# Re: RM formalism supporting partial information

Date: Sun, 2 Dec 2007 04:22:24 -0800 (PST)

Message-ID: <2b76729c-3f82-45d3-8ec8-fffa4f9cc037_at_a39g2000pre.googlegroups.com>

*> What does it mean precisely?
*

It contains every person that might be a 27 year old pilot as far as the given database is concerned.

*> > > What do you think of the suggestion that the formalism (which is
**> > > concerned with extensions rather than intensions)
**>
**> > > 1) ignores the CWA/OWA distinction;
**>
**> > > 2) assumes the CWA applies everywhere; and
**>
**> > > 3) null is *always* interpreted as non-existence w.r.t.
**> > > the (carefully worded) intensional definitions?
**>
**> > > This approach seems simple and self consistent.
**>
**> > If I ignore for the moment 1) (because 1) and 2) seem contradictory
**> > because I cannot assume there is no difference between X and Y and at
**> > the same time assume that only Y applies everywhere) this is just the
**> > classical value-does-not-apply interpretation.
**>
**> I meant that the actual CWA/OWA distinction is absorbed into the
**> intensional definition, so that it can be assumed that with respect to
**> the intensional definition the formalism assumes a CWA. I thought
**> that was clear.
*

It was.

*> > > It doesn't however, attempt to model the case of "value exists but is
**> > > unknown". IMO that case should be modeled *explicitly* with a
**> > > different predicate.Of
**>
**> > Sure, the value-does-not-apply interpretation can always also be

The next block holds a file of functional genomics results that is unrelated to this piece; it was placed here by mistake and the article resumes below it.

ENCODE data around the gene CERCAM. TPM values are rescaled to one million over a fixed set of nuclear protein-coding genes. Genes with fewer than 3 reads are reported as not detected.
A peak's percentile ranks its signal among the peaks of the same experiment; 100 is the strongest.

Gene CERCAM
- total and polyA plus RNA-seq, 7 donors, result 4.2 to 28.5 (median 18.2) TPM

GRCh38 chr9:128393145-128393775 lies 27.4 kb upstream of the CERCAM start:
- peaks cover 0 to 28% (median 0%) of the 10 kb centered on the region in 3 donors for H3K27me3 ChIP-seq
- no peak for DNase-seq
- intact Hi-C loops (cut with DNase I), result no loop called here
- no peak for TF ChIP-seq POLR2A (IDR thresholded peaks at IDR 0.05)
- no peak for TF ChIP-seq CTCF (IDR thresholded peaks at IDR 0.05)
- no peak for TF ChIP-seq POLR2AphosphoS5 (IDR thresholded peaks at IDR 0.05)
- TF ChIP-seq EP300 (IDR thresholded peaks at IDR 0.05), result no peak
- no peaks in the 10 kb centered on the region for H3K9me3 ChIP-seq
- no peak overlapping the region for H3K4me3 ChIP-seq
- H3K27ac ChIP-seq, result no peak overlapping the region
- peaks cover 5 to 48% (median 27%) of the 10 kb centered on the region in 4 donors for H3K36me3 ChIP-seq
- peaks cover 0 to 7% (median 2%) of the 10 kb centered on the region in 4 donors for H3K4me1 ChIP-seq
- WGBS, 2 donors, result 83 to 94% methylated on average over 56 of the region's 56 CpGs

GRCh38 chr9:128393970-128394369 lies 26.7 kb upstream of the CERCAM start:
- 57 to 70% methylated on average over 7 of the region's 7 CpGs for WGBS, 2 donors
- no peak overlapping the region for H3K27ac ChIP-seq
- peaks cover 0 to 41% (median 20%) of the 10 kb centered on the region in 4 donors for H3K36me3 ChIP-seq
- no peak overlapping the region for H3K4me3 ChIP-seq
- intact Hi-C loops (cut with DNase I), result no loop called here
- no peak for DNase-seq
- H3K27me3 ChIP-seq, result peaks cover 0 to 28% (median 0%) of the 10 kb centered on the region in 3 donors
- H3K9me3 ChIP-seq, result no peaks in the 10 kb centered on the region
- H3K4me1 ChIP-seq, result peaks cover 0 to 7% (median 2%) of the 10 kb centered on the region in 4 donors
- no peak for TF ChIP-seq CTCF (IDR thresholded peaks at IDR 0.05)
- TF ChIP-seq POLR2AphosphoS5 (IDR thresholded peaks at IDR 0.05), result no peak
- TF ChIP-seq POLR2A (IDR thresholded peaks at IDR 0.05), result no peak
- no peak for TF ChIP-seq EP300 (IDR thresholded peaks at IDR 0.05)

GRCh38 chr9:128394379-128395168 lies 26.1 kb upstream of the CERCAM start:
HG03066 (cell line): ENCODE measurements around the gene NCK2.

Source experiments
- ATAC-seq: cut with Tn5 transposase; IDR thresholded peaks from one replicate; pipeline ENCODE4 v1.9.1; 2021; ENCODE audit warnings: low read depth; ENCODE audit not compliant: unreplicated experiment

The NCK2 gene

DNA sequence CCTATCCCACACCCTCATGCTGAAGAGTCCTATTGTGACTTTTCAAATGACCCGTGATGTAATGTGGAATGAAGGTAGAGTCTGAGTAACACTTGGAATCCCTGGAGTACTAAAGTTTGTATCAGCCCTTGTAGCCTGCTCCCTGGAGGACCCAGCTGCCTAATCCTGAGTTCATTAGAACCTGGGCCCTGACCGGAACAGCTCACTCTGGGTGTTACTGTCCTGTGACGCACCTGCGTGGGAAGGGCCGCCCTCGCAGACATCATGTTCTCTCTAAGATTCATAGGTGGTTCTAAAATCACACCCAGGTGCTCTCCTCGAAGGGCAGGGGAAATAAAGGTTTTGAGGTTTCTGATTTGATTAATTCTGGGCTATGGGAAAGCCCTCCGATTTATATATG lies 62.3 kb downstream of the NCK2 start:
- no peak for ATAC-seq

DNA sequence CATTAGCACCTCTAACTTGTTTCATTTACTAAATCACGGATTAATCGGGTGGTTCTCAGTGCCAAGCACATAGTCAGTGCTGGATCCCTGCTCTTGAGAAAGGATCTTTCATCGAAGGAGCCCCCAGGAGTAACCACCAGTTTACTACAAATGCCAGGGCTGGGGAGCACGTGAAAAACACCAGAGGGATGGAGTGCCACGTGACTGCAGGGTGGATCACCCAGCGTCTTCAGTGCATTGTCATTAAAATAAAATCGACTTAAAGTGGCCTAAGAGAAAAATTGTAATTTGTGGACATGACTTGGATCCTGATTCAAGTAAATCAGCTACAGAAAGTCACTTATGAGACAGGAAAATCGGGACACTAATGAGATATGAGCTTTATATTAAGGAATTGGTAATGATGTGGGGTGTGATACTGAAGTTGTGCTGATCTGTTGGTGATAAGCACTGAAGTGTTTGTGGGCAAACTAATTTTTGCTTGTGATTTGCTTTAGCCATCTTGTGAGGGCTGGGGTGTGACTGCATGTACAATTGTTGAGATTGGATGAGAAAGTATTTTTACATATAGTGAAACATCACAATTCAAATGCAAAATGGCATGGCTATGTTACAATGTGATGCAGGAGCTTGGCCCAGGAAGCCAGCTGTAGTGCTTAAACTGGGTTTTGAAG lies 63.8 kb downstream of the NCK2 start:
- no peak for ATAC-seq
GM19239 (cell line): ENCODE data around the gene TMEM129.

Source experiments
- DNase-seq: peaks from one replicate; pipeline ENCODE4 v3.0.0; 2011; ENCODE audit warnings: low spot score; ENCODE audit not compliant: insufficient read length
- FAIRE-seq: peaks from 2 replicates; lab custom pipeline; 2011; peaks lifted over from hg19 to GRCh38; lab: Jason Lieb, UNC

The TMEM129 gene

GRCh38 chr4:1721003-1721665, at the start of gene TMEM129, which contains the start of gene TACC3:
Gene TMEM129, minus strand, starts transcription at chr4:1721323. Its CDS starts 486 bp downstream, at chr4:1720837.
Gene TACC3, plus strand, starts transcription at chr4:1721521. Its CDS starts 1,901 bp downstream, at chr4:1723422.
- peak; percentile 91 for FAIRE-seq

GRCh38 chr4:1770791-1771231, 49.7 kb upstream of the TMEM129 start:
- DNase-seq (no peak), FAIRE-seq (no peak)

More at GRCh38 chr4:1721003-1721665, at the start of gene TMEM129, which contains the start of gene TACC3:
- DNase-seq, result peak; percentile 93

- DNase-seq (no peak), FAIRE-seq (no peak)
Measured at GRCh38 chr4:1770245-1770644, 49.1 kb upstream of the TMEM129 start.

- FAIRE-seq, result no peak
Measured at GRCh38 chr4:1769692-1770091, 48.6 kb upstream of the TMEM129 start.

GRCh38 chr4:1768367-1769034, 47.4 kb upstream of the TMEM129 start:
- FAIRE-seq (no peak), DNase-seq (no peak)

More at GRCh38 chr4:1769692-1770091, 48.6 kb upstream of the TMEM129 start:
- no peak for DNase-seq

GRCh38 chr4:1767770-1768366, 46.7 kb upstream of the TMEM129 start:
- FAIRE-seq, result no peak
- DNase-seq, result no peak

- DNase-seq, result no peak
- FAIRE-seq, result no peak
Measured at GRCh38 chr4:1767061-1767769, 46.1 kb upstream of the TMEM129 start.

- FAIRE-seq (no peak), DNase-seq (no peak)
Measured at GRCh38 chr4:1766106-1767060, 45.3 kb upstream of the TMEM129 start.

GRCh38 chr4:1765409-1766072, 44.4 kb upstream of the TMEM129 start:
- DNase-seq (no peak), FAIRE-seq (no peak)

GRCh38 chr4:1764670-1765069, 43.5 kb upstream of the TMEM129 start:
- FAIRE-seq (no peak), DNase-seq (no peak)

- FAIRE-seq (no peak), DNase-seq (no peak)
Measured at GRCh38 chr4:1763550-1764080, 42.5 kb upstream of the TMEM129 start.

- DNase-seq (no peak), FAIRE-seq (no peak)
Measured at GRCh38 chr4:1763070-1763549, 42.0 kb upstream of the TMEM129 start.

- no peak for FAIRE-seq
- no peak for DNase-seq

**> > represented without null values.
**>
**> > The thing is that you have now fully ignored the real problem of
**> > incomplete information which is that in practice the CWA does not
**> > always fully apply. Your main solution seems to be to redefine the
**> > meaning of the relations such that it does, which, of course, doesn't
**> > solve anything at all and simply puts the problem back on the plate of
**> > the user.
**>
**> You say "of course doesn't solve anything at all" without giving any
**> hint at all why you say that. Can you elaborate?
**>
**> What problem doesn't it address? Can you provide a specific example?
*

Suppose you have a table R(a,b,c) with candidate key {a} where column c may contain null values that indicate that we don't know it's value. You can now solve this by splitting this into R1(a,b) and R2(a,c) and thus remove the null values. It could be that R was, apart from the null values, complete so that would mean that the CWA applies to R1, but not to R2. So it will be the case for some queries over R1 and R2 that when computed in the usual way they return the exact answer, some will return the possible answers, and some will return neither. Wouldn't it be nice if the DBMS could tell you which ones do what? Or if you could tell the DBMS that it shouldn't compute the query as given but rather such that it return the set of possible (or certain) answers for the given query, if it can?

- Jan Hidders